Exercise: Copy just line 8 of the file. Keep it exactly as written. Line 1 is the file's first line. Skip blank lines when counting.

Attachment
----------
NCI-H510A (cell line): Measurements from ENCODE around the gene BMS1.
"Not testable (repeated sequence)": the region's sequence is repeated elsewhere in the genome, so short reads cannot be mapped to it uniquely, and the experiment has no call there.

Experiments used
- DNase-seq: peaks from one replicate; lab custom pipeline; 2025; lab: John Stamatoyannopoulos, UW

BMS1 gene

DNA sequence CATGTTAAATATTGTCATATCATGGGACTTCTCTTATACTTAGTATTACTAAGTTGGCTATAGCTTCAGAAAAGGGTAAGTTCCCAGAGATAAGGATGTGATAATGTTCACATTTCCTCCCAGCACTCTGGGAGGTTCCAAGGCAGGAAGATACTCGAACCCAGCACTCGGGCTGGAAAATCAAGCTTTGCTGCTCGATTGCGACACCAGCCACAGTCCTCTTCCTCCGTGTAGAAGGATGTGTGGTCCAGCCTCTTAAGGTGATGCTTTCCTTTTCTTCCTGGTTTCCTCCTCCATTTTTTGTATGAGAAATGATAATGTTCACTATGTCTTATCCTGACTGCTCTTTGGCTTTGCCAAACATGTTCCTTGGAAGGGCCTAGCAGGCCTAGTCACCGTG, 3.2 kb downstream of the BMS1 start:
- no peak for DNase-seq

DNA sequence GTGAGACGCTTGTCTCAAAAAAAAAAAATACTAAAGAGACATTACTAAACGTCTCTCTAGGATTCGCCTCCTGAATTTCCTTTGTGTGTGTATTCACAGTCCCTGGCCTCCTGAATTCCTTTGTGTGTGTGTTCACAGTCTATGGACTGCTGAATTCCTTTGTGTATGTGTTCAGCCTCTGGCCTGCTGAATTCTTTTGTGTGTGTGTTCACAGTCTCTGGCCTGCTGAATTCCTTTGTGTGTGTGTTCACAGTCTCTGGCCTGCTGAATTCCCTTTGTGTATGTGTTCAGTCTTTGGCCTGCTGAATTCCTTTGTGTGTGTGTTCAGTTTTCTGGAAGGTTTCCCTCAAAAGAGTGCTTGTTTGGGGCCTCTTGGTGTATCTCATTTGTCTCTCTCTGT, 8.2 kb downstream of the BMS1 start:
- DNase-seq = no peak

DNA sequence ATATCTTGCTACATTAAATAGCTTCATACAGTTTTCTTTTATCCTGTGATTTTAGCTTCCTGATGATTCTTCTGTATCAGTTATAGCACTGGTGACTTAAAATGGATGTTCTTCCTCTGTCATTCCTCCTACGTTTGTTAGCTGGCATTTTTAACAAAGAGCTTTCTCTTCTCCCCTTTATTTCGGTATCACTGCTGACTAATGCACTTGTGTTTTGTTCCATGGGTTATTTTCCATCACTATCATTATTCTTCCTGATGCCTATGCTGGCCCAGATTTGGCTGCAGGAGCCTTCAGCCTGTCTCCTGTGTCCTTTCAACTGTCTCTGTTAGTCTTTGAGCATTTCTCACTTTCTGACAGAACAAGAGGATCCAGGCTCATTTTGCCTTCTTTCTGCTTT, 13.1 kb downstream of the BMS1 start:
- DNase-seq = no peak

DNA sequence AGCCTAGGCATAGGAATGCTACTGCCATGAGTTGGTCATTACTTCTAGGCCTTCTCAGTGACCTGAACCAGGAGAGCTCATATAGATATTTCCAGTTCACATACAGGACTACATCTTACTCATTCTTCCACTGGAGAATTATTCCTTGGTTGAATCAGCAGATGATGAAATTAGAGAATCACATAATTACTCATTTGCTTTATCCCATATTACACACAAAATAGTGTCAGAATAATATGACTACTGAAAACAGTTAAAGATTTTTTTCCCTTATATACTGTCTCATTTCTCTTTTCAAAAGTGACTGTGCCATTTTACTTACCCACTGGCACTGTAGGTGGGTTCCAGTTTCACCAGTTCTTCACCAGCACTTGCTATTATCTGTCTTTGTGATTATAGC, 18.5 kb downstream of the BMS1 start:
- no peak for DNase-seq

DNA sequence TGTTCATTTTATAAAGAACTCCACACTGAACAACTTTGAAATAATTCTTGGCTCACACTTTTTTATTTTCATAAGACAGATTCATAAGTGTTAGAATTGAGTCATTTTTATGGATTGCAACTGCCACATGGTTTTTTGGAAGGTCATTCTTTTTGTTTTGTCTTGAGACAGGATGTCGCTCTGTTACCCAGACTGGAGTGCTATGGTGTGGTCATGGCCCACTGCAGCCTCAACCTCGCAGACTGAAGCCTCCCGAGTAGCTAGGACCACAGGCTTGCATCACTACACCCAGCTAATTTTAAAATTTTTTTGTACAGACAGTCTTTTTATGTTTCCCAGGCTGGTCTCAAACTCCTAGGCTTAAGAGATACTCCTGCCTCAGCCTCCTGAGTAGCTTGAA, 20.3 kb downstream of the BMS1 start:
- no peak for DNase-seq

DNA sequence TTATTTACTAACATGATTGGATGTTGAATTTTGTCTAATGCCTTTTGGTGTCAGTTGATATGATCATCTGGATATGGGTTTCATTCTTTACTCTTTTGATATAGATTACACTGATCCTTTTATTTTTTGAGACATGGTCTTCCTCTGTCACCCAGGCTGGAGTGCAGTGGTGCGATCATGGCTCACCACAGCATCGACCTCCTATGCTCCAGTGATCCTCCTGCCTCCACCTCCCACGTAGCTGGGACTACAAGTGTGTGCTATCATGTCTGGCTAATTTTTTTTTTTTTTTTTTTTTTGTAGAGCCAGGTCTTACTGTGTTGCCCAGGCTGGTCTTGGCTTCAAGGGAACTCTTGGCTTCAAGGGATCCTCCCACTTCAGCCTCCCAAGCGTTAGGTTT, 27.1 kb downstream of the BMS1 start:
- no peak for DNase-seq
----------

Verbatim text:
DNA sequence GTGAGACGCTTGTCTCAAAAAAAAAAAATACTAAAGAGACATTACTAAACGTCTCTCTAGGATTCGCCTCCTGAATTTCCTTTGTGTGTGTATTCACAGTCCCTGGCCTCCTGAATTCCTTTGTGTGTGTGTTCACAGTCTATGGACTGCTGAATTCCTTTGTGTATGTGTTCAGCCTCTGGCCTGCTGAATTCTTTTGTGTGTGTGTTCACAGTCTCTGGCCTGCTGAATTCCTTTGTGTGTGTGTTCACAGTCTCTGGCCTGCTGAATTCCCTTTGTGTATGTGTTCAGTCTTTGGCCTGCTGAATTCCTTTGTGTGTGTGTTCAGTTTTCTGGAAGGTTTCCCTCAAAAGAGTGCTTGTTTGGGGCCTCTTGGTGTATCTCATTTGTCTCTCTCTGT, 8.2 kb downstream of the BMS1 start: